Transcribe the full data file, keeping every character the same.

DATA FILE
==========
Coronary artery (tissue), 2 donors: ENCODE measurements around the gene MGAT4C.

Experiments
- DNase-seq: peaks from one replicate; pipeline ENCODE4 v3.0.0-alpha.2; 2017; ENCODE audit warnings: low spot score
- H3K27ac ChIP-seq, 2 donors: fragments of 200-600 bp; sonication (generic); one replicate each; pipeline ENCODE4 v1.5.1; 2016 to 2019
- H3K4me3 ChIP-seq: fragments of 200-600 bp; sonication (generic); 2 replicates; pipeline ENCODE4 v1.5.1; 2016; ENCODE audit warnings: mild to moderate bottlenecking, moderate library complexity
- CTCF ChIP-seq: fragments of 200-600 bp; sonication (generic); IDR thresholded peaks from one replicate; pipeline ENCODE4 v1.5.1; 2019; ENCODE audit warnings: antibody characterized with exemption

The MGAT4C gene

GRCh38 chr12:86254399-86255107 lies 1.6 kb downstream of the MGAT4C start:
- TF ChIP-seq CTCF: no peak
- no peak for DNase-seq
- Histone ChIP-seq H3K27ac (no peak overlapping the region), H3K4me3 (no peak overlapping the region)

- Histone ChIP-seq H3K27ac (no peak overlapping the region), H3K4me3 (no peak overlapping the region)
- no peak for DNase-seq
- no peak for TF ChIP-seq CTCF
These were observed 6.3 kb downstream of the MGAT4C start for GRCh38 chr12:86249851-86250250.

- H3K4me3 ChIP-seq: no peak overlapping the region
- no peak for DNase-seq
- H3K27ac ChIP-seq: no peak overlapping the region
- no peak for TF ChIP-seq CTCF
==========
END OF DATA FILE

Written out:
Coronary artery (tissue), 2 donors: ENCODE measurements around the gene MGAT4C.

Experiments
- DNase-seq: peaks from one replicate; pipeline ENCODE4 v3.0.0-alpha.2; 2017; ENCODE audit warnings: low spot score
- H3K27ac ChIP-seq, 2 donors: fragments of 200-600 bp; sonication (generic); one replicate each; pipeline ENCODE4 v1.5.1; 2016 to 2019
- H3K4me3 ChIP-seq: fragments of 200-600 bp; sonication (generic); 2 replicates; pipeline ENCODE4 v1.5.1; 2016; ENCODE audit warnings: mild to moderate bottlenecking, moderate library complexity
- CTCF ChIP-seq: fragments of 200-600 bp; sonication (generic); IDR thresholded peaks from one replicate; pipeline ENCODE4 v1.5.1; 2019; ENCODE audit warnings: antibody characterized with exemption

The MGAT4C gene

GRCh38 chr12:86254399-86255107 lies 1.6 kb downstream of the MGAT4C start:
- TF ChIP-seq CTCF: no peak
- no peak for DNase-seq
- Histone ChIP-seq H3K27ac (no peak overlapping the region), H3K4me3 (no peak overlapping the region)

- Histone ChIP-seq H3K27ac (no peak overlapping the region), H3K4me3 (no peak overlapping the region)
- no peak for DNase-seq
- no peak for TF ChIP-seq CTCF
These were observed 6.3 kb downstream of the MGAT4C start for GRCh38 chr12:86249851-86250250.

- H3K4me3 ChIP-seq: no peak overlapping the region
- no peak for DNase-seq
- H3K27ac ChIP-seq: no peak overlapping the region
- no peak for TF ChIP-seq CTCF